Kenneth Branagh’s Henry V (1989) was a thoughtful and welcome Christmas present from G (my filmic friend). The plan was to view it as part of my grand Shakespeare project – perhaps comparing it to other versions or, at the very least, combining it with a reading of the play and possibly Henry IV parts 1 and 2, which chart the Henry of Lancaster’s development from wayward prince to charismatic leader of men. You are now starting to get some idea of how my projects begin to get out of hand.
I would do it just as soon as I’d finished a couple of novels – quickly polished off in early January – and The Iliad. Which was all very well, except that The Iliad is a long book – a very long book. This was further complicated when, having fallen into conversation with a neighbour about the weather project (do keep up), said neighbour kindly lent me a book about clouds, which I felt obliged to move to the top of my reading list – such are the social niceties of book lending – especially when you don’t know the person that well.
Anyway, clouds imbibed and returned with thanks, I returned to The Iliad and my growing guilt about not yet having turned my attention to Henry V.
As I say, The Iliad’s a bit on the long side, but I was determined to get to the end. The curious thing is that it’s utterly compelling even when you still have no idea who all the different characters are, who’s on which side and what on earth is going on. My personal lightbulb moment came after about 300 pages, when I realised that I actual knew who Hector was. The whole thing began to fall into place and, after another 300 pages, it’s probably fair to say that actually started to get it.
It also struck me that the worlds of Agamemnon and Henry V weren’t that different. Harry wouldn’t have been out of place amongst the beaked ships or wandering through the Argive camp. He and his knights – and their French counterparts – would have been at ease with the soldierly admiration of fine horses and well-wrought armour.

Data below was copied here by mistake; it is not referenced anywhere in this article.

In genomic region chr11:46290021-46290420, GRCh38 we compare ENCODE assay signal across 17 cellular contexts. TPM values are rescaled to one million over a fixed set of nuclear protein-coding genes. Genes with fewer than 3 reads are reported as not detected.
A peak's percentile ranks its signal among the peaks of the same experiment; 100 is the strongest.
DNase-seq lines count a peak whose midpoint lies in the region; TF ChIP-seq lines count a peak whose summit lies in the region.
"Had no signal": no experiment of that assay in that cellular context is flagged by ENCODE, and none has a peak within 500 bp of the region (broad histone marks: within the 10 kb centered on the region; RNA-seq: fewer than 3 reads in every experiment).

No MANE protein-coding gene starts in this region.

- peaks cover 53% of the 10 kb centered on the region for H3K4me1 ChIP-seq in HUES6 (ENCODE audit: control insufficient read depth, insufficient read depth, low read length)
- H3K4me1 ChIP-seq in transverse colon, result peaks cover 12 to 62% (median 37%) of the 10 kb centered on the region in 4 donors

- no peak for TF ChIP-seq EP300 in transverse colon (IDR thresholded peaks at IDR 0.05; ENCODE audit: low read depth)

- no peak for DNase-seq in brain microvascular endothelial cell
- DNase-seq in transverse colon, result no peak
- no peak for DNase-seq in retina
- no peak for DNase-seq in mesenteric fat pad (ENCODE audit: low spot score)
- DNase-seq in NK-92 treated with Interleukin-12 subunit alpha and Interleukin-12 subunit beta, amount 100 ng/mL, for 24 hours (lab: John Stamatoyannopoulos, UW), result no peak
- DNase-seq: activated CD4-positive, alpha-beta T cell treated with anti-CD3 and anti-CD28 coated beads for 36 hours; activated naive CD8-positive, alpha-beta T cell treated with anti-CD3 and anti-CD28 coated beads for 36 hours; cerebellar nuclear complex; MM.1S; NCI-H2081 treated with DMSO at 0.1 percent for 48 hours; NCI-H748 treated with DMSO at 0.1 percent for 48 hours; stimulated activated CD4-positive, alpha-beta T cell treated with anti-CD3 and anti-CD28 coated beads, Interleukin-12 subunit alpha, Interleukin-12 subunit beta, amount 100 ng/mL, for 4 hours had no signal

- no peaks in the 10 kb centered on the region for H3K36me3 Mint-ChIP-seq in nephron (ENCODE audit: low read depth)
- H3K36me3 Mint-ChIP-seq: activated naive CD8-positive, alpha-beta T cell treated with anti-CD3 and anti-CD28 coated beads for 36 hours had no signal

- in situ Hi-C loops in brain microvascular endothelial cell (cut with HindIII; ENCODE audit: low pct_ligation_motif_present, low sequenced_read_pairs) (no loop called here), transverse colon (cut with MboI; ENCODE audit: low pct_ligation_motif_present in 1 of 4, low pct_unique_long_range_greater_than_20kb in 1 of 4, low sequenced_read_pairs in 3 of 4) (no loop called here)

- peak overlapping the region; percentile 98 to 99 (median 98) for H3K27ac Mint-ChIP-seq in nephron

And then there’s the poetry. Superficially, there’s all the difference in the world between an epic poem designed to be declaimed at public festivals or round fires in the Ancient Greek equivalent of the mead hall over long successive winter nights and a commercial crowd-pleaser aimed at providing and an afternoon’s entertainment through the strongly visual medium of a play.
I’m not so sure, though.
We tend to think of Shakespeare as a playwright, but he was first and foremost, like the author (or authors) of The Iliad, a poet.
It used to be said that the pictures on radio were always better than those on television and, to some extent, that’s still true. The Iliad is an astonishingly visual and emotional work. Homer doesn’t just bring his characters to life – Achilles anger is visceral – but he describe everything in exquisite detail. He describes the construction of a shield – five layers of oxhide and a final layer of beaten bronze – and the way in which a spear passess through it like one of those slow motion sequences from CSI. He will often bring incidents to life by comparing them in terms familiar to shepherds or herdsmen – opening the book at random, I came across this description of a death in battle (of which there are quite a lot)
“As the bull a marauding lion cuts from the herd, tawney and greathearted among the shambling cattle, dies bellowing under the lions’s killing jaws …”
This is exactly what Chorus is doing in Henry V.
“Can this cockpit hold the vasty fields of France? Or may we cram within this wooden O the very casques that did affright the air at Agincourt?”
No, of course it can’t – you need to go out on location with a bigger budget than an Elizabethan actor-manager could muster in a month of Sundays and hundreds of extras plus on-site catering, toilets and security. Failing that, you need to do what Homer did – you need to get the audience to pluck the scenes out of their imaginations …
“On your imaginary forces work … think when we talk of horses that you see them printing their proud hooves i’th’receiving earth …”
It’s almost as if there’s an unbroken thread of storytelling running from the great story tellers of the Bronze Age Mediterranean through Shakespeare to From Our Own Correspondent. I think that Homer would have been rather good on the radio.